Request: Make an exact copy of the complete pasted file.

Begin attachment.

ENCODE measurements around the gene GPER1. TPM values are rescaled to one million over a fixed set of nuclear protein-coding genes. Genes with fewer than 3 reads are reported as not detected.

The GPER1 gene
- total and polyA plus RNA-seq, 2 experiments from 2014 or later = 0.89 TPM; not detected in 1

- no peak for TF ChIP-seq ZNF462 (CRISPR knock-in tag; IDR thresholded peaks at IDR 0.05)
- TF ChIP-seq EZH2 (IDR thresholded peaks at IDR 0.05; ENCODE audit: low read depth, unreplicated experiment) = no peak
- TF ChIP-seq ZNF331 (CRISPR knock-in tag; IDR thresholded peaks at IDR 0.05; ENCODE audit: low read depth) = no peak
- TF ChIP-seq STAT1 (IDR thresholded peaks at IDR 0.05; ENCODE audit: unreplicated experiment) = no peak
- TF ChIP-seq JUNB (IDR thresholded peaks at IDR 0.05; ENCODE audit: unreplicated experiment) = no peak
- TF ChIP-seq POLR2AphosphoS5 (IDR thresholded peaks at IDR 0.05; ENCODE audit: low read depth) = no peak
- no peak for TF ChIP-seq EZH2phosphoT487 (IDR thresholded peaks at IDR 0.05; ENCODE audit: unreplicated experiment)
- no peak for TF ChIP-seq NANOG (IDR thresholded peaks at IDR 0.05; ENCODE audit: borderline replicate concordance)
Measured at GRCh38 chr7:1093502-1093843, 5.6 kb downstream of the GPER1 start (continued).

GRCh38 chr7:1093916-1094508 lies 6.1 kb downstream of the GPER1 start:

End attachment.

ENCODE measurements around the gene GPER1. TPM values are rescaled to one million over a fixed set of nuclear protein-coding genes. Genes with fewer than 3 reads are reported as not detected.

The GPER1 gene
- total and polyA plus RNA-seq, 2 experiments from 2014 or later = 0.89 TPM; not detected in 1

- no peak for TF ChIP-seq ZNF462 (CRISPR knock-in tag; IDR thresholded peaks at IDR 0.05)
- TF ChIP-seq EZH2 (IDR thresholded peaks at IDR 0.05; ENCODE audit: low read depth, unreplicated experiment) = no peak
- TF ChIP-seq ZNF331 (CRISPR knock-in tag; IDR thresholded peaks at IDR 0.05; ENCODE audit: low read depth) = no peak
- TF ChIP-seq STAT1 (IDR thresholded peaks at IDR 0.05; ENCODE audit: unreplicated experiment) = no peak
- TF ChIP-seq JUNB (IDR thresholded peaks at IDR 0.05; ENCODE audit: unreplicated experiment) = no peak
- TF ChIP-seq POLR2AphosphoS5 (IDR thresholded peaks at IDR 0.05; ENCODE audit: low read depth) = no peak
- no peak for TF ChIP-seq EZH2phosphoT487 (IDR thresholded peaks at IDR 0.05; ENCODE audit: unreplicated experiment)
- no peak for TF ChIP-seq NANOG (IDR thresholded peaks at IDR 0.05; ENCODE audit: borderline replicate concordance)
Measured at GRCh38 chr7:1093502-1093843, 5.6 kb downstream of the GPER1 start (continued).

GRCh38 chr7:1093916-1094508 lies 6.1 kb downstream of the GPER1 start: